What is CloudFlare? How does it works? Detailed explanation.

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CloudFlare? What is it? How does it works? Let’s get the questions to be solved up here.

What is cloudflare?
CloudFlare is a CDN(Content Delivery Network) which protects website from attacker. Does it host website on their webserver? No, They don’t host website but in simple way we can say that it builds a wall between the Host and the visitor of that specific website. The picture below explains the chart when a site is not under CloudFlare protection and when it is under protection.

It means when a website is under CloudFlare, visitors and crawlers are given access to the website but attackers aren’t given the access.
Here is the explanation by CloudFlare team “How does CloudFlare works?”

Cloudflare is designed to accelerate and secure any website. Our system works somewhat like a Content Delivery Network (CDN), but is designed to be much easier to setup and configure.

To explain how the system works, imagine you have a website (allen.com) and it’s running a web server with the IP address of 1.1.1.1. Before Cloudflare, if someone typed your website’s domain (allen.com) into their browser, the first thing that visitor’s computer would do is send a query to the DNS system and get back your web server’s IP address (1.1.1.1).

In order to make Cloudflare easy to set up, we take advantage of how this basic function of the Internet works. Rather than having you add hardware, install software, or change your code, we have you designate two Cloudflare nameservers as the authoritative nameservers for your domain (e.g., bob.ns.cloudflare.com and sara.ns.cloudflare.com). You make this change with the registrar from which you bought your domain (e.g., GoDaddy, Network Solutions, Register.com, etc.).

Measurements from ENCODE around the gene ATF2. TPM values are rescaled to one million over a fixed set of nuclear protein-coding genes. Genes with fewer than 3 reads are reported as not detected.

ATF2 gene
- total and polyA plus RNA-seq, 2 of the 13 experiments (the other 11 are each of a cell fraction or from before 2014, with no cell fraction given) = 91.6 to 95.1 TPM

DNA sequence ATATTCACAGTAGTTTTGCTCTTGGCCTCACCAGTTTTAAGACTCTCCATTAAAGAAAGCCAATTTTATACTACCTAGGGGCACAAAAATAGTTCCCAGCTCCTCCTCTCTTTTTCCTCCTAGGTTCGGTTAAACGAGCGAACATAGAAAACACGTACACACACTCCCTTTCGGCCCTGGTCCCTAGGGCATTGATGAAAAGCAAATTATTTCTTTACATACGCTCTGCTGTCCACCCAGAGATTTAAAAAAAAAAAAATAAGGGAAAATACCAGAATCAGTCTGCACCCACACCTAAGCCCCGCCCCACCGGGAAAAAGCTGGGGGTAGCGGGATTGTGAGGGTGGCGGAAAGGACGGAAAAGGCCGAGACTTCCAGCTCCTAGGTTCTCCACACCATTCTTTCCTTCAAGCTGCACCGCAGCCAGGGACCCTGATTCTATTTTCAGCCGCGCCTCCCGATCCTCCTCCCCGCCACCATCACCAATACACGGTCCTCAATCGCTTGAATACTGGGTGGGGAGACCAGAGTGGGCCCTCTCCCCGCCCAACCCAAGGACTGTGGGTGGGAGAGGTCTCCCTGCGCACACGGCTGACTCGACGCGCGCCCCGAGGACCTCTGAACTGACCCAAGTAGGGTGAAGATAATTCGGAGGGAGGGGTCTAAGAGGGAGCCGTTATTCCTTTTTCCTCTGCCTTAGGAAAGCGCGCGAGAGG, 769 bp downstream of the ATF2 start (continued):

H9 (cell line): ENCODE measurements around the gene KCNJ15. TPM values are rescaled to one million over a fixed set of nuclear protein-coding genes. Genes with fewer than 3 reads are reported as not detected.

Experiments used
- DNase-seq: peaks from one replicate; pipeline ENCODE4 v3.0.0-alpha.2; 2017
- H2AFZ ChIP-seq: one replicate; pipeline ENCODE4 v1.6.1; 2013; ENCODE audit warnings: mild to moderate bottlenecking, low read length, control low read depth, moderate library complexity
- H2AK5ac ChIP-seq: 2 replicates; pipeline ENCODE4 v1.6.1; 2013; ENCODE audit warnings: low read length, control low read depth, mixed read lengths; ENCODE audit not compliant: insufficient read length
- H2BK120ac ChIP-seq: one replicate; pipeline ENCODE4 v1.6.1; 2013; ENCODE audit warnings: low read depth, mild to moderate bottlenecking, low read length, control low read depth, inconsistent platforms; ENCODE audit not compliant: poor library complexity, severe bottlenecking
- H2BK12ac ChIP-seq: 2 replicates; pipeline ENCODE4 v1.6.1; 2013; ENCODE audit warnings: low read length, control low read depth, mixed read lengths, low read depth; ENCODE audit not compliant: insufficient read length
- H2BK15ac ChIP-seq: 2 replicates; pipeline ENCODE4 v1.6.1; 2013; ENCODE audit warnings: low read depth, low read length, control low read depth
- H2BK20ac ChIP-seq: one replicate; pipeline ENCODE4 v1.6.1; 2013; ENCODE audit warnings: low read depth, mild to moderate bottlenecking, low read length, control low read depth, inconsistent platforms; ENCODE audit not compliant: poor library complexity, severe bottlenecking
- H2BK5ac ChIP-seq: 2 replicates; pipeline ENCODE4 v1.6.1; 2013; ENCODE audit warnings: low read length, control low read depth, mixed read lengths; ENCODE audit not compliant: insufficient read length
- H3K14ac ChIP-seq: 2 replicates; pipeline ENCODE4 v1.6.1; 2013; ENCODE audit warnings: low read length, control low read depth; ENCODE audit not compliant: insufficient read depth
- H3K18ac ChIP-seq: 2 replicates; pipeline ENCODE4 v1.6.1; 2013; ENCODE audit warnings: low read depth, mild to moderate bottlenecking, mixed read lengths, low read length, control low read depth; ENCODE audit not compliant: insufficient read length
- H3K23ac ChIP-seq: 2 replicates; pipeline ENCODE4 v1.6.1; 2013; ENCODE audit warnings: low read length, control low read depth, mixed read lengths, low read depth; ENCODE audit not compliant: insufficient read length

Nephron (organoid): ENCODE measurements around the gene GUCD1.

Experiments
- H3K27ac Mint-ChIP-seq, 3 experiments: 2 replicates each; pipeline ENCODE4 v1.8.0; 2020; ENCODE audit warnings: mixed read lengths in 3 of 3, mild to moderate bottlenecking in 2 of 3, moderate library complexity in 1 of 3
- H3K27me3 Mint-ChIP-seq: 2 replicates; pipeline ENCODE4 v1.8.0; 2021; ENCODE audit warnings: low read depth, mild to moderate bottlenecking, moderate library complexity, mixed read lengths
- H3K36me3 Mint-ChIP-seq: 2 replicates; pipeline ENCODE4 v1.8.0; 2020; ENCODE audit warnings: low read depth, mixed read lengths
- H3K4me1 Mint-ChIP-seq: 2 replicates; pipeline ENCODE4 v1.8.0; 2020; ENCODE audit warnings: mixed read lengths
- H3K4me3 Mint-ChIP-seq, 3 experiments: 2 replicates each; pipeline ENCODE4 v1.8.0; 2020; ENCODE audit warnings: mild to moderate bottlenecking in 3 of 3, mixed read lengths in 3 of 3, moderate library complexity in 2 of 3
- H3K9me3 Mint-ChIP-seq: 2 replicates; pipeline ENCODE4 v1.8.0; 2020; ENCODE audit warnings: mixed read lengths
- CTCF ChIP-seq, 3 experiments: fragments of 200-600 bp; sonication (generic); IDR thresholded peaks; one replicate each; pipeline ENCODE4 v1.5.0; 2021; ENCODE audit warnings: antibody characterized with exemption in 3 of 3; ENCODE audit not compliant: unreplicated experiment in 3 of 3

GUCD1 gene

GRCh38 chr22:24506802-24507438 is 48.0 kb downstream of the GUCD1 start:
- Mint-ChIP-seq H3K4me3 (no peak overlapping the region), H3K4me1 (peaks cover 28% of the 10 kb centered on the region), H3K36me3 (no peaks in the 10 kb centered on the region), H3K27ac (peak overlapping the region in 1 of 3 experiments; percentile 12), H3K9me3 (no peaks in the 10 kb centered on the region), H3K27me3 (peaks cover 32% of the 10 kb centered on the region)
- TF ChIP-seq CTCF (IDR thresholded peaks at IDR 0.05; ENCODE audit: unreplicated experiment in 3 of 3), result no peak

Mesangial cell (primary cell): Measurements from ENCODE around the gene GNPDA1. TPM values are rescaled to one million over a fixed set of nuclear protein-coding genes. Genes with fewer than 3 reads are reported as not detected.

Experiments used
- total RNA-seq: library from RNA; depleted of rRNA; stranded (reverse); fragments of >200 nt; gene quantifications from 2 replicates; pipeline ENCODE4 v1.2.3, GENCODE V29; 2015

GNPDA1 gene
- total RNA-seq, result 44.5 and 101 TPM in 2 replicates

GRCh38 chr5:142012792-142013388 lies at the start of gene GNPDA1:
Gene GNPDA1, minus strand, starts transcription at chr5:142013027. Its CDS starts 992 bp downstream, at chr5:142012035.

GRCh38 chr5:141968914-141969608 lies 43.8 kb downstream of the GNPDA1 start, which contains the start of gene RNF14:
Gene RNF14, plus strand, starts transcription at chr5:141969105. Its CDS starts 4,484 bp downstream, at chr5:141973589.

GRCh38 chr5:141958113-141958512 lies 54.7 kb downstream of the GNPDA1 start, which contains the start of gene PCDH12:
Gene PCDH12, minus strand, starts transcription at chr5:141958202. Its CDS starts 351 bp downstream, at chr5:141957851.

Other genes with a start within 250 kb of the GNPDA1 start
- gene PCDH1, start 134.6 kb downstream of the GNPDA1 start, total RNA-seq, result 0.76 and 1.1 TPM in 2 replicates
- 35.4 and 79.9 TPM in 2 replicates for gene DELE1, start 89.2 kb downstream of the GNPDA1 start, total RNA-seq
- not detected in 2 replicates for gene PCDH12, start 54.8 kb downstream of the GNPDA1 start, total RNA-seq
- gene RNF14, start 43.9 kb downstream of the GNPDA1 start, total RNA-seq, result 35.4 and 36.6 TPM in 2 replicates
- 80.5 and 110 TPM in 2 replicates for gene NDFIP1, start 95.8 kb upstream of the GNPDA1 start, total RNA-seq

Designating Cloudflare as your authoritative nameservers doesn’t change anything about your website. Your registrar remains your registrar, your hosting provider remains your hosting provider, and so on. However, because we are your authoritative nameserver, we can begin cleaning and accelerating your web traffic.

To make this happen we use a network routing technology called Anycast (and some other fancy tricks) to route initial DNS lookups for your domain to a Cloudflare data center closest to the visitor. We have data centers around the world and we’re growing every month. The data center that receives the request returns an answer in the form of an IP address (e.g., 99.99.99.99), which directs all the visitor’s subsequent requests to the best data center for them.

After a visitor’s browser has done the initial DNS lookup, it begins making requests to retrieve the actual content of a website. These requests are directed to the IP address that was returned from the DNS lookup. Before Cloudflare, that would have been 1.1.1.1, with Cloudflare as the authoritative nameserver that would be 99.99.99.99 (or some other address depending on what Cloudflare data center is closest to the user). Cloudflare’s edge servers running on that IP address receive the request and perform analysis on it. We scan to see if the visitor appears to be a threat based a number of characteristics including the visitor’s IP address, what resource they are requesting, what payload they are posting, how frequently they’re making requests, etc.